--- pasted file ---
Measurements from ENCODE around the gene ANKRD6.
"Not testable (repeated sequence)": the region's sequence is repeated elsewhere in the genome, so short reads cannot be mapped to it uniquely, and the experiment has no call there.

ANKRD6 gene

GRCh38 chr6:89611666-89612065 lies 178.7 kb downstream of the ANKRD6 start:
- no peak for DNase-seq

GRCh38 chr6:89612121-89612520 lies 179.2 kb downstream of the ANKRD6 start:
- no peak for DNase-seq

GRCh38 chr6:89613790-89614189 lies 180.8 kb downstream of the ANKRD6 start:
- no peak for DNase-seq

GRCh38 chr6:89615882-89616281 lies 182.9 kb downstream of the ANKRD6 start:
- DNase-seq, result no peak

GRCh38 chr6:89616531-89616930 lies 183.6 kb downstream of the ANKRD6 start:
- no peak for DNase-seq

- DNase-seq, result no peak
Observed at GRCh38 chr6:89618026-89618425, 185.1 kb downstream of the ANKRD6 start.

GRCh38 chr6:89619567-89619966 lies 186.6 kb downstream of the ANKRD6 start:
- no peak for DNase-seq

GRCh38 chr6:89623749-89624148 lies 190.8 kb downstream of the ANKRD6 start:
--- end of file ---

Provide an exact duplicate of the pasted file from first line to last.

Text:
Measurements from ENCODE around the gene ANKRD6.
"Not testable (repeated sequence)": the region's sequence is repeated elsewhere in the genome, so short reads cannot be mapped to it uniquely, and the experiment has no call there.

ANKRD6 gene

GRCh38 chr6:89611666-89612065 lies 178.7 kb downstream of the ANKRD6 start:
- no peak for DNase-seq

GRCh38 chr6:89612121-89612520 lies 179.2 kb downstream of the ANKRD6 start:
- no peak for DNase-seq

GRCh38 chr6:89613790-89614189 lies 180.8 kb downstream of the ANKRD6 start:
- no peak for DNase-seq

GRCh38 chr6:89615882-89616281 lies 182.9 kb downstream of the ANKRD6 start:
- DNase-seq, result no peak

GRCh38 chr6:89616531-89616930 lies 183.6 kb downstream of the ANKRD6 start:
- no peak for DNase-seq

- DNase-seq, result no peak
Observed at GRCh38 chr6:89618026-89618425, 185.1 kb downstream of the ANKRD6 start.

GRCh38 chr6:89619567-89619966 lies 186.6 kb downstream of the ANKRD6 start:
- no peak for DNase-seq

GRCh38 chr6:89623749-89624148 lies 190.8 kb downstream of the ANKRD6 start: